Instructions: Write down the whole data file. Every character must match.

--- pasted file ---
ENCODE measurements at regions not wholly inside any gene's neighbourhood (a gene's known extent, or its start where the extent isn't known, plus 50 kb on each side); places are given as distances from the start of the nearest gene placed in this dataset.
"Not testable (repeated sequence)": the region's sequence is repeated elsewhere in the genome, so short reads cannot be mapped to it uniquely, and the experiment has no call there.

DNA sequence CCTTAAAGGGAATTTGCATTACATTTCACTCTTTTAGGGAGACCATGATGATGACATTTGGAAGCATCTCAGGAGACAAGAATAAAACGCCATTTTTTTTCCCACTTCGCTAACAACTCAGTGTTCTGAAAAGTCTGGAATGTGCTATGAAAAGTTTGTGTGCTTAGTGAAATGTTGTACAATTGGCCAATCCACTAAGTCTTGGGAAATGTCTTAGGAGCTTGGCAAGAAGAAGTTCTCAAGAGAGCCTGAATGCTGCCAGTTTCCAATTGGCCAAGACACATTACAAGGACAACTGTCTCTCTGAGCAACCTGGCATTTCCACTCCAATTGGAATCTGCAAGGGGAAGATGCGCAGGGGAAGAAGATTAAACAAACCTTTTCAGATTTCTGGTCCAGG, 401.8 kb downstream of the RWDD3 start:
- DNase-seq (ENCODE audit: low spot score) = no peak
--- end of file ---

ENCODE measurements at regions not wholly inside any gene's neighbourhood (a gene's known extent, or its start where the extent isn't known, plus 50 kb on each side); places are given as distances from the start of the nearest gene placed in this dataset.
"Not testable (repeated sequence)": the region's sequence is repeated elsewhere in the genome, so short reads cannot be mapped to it uniquely, and the experiment has no call there.

DNA sequence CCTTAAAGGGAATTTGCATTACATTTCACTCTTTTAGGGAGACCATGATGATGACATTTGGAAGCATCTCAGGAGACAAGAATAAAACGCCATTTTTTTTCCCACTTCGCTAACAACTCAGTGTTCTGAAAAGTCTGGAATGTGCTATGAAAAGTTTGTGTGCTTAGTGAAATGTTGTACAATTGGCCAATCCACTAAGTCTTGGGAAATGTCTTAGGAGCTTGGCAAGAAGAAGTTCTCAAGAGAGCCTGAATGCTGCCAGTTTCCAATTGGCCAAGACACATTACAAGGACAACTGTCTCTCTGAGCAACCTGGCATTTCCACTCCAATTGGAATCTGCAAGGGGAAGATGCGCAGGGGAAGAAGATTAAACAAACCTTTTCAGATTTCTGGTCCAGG, 401.8 kb downstream of the RWDD3 start:
- DNase-seq (ENCODE audit: low spot score) = no peak